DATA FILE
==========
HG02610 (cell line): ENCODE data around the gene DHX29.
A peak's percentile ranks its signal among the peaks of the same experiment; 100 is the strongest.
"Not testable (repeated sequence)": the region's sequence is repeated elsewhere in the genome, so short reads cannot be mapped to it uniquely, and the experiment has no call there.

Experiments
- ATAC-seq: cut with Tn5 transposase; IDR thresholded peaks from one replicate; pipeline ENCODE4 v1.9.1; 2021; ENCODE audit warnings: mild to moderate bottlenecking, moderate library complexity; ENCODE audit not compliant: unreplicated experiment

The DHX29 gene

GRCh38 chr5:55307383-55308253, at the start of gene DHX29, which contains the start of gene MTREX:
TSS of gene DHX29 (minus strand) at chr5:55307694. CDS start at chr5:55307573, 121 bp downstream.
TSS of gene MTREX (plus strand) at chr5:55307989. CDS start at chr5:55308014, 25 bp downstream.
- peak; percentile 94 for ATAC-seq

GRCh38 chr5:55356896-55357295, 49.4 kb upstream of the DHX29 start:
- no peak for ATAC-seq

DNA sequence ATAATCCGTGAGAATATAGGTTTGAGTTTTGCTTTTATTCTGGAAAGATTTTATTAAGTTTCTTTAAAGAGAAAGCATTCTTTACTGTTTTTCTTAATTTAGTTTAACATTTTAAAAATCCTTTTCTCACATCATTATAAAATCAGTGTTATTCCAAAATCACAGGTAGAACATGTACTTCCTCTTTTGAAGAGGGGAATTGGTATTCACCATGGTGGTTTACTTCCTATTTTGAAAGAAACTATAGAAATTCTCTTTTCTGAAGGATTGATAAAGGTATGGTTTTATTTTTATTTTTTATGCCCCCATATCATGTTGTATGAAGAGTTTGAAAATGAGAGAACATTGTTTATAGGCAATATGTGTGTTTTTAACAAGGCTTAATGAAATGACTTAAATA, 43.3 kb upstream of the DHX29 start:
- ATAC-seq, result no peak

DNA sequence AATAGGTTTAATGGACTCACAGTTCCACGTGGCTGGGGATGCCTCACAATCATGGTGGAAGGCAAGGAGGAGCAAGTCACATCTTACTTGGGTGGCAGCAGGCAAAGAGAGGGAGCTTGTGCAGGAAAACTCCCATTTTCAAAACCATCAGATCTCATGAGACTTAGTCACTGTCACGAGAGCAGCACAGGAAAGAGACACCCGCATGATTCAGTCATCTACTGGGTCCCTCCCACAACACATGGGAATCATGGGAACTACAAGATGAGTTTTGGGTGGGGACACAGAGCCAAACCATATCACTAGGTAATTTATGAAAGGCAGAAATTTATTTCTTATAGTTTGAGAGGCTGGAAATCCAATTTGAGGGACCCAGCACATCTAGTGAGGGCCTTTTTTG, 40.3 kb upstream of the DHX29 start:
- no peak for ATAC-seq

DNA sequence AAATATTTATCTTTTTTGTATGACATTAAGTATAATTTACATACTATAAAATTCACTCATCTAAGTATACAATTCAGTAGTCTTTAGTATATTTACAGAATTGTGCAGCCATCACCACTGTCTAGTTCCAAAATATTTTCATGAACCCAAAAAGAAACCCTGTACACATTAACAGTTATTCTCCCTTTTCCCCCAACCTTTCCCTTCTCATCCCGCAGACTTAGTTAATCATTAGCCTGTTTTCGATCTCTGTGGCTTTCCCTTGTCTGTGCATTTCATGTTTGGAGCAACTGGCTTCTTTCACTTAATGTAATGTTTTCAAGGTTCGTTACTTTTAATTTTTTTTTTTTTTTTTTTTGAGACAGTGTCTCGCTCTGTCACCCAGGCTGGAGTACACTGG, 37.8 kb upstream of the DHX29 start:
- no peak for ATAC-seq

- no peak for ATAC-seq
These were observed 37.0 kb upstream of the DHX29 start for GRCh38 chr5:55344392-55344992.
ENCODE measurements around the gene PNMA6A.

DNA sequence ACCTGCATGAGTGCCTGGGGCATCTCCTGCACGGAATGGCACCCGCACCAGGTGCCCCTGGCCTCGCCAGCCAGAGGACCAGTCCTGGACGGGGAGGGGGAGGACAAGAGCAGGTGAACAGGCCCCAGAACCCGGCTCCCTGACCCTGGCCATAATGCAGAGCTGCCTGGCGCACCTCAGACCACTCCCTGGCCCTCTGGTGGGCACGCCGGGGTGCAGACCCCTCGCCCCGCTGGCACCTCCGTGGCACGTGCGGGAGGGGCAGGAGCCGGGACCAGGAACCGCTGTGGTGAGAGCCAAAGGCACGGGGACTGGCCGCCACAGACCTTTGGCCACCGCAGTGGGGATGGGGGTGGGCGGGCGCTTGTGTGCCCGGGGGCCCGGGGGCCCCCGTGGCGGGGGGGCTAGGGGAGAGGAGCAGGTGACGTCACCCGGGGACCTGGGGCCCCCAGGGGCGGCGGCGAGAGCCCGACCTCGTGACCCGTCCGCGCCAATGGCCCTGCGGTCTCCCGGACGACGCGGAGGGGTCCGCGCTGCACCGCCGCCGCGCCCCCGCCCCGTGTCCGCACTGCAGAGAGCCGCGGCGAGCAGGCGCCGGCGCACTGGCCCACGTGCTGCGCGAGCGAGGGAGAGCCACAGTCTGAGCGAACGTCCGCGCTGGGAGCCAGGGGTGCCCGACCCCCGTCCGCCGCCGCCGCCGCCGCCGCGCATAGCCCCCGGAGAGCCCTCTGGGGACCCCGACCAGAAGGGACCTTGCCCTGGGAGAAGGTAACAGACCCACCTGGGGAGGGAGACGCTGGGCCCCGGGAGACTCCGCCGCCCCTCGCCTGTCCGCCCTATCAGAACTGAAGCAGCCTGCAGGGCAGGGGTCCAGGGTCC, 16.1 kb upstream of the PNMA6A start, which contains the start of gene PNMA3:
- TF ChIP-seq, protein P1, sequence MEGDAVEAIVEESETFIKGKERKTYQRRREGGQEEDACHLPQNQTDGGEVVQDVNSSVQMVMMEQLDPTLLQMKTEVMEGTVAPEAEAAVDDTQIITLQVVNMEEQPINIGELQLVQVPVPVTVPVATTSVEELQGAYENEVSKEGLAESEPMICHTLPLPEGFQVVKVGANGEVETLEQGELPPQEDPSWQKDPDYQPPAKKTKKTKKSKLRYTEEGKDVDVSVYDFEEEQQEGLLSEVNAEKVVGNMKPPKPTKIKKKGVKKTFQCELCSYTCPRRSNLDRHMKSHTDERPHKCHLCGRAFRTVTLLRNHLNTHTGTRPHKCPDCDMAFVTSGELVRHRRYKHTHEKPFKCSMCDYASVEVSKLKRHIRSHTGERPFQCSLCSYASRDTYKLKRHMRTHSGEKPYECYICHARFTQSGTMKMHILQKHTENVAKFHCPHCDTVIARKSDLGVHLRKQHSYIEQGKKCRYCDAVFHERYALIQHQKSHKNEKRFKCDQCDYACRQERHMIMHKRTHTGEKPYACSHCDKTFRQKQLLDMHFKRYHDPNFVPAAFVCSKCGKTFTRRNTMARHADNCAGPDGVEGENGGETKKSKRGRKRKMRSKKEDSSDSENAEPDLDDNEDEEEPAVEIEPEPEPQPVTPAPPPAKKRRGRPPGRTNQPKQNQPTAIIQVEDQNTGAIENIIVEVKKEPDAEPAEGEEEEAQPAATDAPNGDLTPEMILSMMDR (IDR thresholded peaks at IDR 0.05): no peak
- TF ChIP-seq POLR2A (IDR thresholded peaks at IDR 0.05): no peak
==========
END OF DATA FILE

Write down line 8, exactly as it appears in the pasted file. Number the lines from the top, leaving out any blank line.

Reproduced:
TSS of gene DHX29 (minus strand) at chr5:55307694. CDS start at chr5:55307573, 121 bp downstream.